At this age, your baby needs only breast milk or infant formula to grow healthy and strong. At this age most babies take about 4 to 5 ounces of formula every 3 to 4 hours.
If you give your baby breast milk, it is a good idea to sometimes feed your baby with pumped milk that you put in a bottle. Then your baby will learn another way to drink milk and other people can enjoy feeding your baby. Always hold your baby during feeding time. Then your baby learns that you are there to meet his needs. This is an important and special time. It is not time to start cereal or baby foods yet. Cereal can be started at 4 to 6 months of age.
Babies start to lift their heads briefly. They reach for things with their hands. They enjoy smiling faces and sometimes smile in return. Cooing sounds are in response to people speaking gentle, soothing words.
Many babies wake up every 3 to 4 hours, while others sleep for longer periods during the night. Every baby is different. Feeding your baby a lot just before bedtime doesn't have much to do with how long your baby will sleep. Place your baby in the crib when he's drowsy but still awake. Do not put your baby in bed with a bottle. Ask your healthcare provider for ideas about ways to keep your baby alert and awake during the day and sound asleep at night.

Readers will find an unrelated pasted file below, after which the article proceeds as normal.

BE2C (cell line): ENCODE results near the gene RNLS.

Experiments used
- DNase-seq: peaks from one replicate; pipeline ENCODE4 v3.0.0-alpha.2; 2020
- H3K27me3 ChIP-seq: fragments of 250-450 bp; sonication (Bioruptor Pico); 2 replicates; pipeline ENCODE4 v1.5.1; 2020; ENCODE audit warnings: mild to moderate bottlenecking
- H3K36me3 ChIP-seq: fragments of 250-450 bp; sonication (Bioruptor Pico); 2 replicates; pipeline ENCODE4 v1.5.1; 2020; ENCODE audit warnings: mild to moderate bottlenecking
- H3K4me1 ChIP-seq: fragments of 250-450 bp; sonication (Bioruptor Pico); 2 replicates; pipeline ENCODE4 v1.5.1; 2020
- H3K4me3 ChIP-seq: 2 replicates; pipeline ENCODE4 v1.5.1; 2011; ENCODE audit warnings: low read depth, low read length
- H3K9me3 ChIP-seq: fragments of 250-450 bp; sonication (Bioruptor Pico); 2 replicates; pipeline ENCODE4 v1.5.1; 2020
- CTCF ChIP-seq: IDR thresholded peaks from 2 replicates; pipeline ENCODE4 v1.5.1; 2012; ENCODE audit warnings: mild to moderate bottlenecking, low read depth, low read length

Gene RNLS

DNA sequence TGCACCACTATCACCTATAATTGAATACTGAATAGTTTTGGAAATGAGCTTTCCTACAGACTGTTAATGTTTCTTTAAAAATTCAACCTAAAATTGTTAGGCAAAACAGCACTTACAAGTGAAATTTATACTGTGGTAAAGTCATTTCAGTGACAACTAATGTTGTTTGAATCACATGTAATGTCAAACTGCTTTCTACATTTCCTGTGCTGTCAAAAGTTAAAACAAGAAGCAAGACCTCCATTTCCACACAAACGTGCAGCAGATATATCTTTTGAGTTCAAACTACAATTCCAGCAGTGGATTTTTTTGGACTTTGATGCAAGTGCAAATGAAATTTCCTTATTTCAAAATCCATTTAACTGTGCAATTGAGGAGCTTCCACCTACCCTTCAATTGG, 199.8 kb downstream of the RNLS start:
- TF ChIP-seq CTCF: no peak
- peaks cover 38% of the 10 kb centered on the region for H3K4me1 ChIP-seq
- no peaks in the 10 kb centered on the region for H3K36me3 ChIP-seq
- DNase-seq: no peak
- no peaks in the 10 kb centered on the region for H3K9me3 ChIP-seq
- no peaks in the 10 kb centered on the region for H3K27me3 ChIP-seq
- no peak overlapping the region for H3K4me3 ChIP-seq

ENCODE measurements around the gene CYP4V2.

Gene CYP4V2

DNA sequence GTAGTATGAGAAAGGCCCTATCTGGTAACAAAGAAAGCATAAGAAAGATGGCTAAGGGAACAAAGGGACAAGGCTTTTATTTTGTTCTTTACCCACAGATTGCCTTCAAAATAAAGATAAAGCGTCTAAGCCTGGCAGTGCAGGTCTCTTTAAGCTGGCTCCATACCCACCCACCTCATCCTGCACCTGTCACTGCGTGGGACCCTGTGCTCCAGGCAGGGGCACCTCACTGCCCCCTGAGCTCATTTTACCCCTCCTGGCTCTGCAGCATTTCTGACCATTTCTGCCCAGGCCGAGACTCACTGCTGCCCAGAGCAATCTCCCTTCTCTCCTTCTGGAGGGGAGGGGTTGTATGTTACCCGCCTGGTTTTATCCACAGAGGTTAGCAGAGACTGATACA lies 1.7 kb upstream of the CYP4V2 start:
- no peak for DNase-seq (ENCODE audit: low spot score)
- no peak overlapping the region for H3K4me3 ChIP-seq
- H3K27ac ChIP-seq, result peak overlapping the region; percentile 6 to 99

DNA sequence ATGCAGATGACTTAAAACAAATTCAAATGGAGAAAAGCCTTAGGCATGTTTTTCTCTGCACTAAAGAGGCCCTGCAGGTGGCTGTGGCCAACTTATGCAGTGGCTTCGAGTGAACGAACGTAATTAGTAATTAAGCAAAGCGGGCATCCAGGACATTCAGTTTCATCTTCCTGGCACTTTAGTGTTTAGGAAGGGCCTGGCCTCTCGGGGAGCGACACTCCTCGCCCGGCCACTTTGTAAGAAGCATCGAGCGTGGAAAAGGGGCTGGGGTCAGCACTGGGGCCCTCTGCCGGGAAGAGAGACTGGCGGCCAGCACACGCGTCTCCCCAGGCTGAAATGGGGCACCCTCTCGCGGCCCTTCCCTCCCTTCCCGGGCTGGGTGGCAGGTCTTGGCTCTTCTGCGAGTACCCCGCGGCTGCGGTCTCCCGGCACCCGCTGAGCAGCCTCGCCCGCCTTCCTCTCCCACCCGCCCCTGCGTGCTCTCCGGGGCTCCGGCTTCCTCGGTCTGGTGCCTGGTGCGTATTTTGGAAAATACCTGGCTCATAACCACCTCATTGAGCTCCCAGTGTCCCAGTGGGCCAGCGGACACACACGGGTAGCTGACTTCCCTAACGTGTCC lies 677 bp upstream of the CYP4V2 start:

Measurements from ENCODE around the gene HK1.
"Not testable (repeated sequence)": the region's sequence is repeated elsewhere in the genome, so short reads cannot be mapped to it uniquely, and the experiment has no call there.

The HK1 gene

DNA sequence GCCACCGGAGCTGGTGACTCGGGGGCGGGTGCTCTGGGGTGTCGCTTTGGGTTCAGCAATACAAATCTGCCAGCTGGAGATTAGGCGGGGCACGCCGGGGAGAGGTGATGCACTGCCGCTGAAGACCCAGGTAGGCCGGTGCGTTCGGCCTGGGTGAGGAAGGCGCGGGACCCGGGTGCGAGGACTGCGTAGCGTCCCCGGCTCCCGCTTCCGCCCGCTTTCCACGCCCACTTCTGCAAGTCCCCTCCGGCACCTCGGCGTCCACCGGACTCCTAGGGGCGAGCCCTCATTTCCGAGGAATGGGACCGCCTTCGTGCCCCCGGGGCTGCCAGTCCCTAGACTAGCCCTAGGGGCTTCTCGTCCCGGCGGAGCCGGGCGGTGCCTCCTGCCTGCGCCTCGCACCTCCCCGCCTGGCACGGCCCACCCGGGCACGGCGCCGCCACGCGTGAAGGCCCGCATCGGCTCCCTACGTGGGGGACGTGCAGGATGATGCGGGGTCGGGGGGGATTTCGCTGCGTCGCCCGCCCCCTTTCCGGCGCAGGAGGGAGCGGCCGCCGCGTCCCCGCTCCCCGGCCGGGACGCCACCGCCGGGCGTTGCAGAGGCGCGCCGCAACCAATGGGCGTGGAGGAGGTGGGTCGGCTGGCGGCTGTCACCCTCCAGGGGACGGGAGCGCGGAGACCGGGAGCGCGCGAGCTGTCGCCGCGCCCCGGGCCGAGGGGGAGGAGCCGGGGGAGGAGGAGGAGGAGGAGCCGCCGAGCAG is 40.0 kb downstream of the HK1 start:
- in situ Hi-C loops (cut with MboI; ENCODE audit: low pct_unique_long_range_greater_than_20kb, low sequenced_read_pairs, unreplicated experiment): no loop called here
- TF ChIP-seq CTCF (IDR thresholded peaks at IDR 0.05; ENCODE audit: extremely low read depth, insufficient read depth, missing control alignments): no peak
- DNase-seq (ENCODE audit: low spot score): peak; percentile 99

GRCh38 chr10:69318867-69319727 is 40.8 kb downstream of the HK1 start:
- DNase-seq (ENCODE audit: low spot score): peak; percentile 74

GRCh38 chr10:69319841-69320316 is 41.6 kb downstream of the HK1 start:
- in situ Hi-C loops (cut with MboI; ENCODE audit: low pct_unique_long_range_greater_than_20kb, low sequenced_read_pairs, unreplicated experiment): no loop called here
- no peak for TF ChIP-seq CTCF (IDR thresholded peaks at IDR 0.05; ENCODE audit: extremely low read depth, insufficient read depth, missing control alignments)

Your baby will enjoy just hearing your voice. You can read aloud from a baby book, or even from your favorite novel. It is important to make eye contact, cuddle, and relate with the baby. Never prop your baby in front of a television.
Never leave your child alone, except in a crib.
Choking and Suffocation
Fires and Burns
At the 2-month visit, your baby should have a:
Some vaccines can be combined to reduce the total number of shots for your baby.
Your baby may run a fever and be irritable for about 1 day after getting shots. Your baby may also have some soreness, redness, and swelling where the shots were given.
You may give acetaminophen drops in the appropriate dose to prevent the fever and irritability. For swelling or soreness put a wet, warm washcloth on the area of the shots as often and as long as needed for comfort.
Call your child's healthcare provider if:
Your baby's next routine visit should be at the age of 4 months. At this time your child will get the next set of immunizations. Bring your child's shot card to all visits.